• A 63 year old Hispanic employee at a large aerospace manufacturing company alleged age and race discrimination resulting in his termination. The Defendant Company contended that the criteria used for the R.I.F. was neutral on its face and had no disparate impact on the older worker.
  • Large national medical device manufacturer was sued by a former female African-American sales representative. Prior to her termination, Plaintiff complained to H/R about derogatory and ethnic based comments being made in the workplace by supervisors and co-employees.
  • Plaintiff is Caucasian. He was a supervisor for a national grocery store chain. He was terminated for making derogatory comments about a disabled employee upon his return to the workplace. Plaintiff alleged race discrimination.
  • Age discrimination case brought against an international charitable organization. Plaintiff was a 22 year employee in the accounts payable department who was terminated for alleged performance issues. She asserted her age was a motivating reason for the decision to fire her. This was supported by age-based comments in the workplace.
  • Age discrimination case asserted against a large international cosmetics manufacturer. Plaintiff was a 62 year old former employee who last worked as a Senior Financial Analyst. She was 60 years old at termination. Company terminated her for alleged performance issues – primarily failure to keep up with the new technology needed to perform certain accounting functions.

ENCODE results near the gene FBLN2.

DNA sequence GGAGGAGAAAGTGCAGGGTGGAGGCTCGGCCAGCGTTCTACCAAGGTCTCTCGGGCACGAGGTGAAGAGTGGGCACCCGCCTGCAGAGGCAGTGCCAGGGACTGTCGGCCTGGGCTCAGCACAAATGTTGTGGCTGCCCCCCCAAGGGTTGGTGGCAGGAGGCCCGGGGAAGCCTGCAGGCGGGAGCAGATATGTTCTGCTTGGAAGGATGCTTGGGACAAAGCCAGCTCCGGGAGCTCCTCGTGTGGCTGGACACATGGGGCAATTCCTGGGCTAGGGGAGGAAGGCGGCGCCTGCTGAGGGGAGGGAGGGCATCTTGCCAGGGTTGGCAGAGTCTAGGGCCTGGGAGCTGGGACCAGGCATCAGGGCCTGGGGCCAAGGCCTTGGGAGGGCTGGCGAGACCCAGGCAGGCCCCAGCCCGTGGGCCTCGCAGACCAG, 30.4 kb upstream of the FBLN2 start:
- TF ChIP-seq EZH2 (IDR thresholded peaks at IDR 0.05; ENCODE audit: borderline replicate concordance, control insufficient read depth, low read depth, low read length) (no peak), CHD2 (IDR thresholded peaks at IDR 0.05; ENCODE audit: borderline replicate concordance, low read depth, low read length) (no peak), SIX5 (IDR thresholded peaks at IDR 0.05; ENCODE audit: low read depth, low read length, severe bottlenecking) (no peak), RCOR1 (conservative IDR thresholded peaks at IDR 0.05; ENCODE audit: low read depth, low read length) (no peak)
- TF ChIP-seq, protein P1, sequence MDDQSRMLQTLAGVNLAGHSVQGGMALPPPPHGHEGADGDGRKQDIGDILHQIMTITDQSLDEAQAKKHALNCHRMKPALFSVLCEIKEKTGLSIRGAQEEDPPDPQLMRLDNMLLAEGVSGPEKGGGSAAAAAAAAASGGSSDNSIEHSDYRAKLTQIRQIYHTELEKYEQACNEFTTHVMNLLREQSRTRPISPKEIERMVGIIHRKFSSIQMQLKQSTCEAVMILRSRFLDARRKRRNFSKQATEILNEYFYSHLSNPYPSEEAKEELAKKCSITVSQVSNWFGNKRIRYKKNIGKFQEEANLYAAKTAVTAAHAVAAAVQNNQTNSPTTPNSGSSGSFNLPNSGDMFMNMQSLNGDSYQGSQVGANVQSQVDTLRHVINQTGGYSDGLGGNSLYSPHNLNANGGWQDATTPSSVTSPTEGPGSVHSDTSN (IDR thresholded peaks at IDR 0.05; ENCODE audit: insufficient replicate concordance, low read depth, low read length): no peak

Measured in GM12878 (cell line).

• Long term African-American employee terminated for clocking in 7 minutes late. Plaintiff alleged the termination was in retaliation for complaining about perceived discrimination several months earlier.
  • Pattern and practice race discrimination. Plaintiffs alleged that a large nationwide retailer systematically placed Black employees in a particular store with no chance of promotion or reassignment to a profitable location.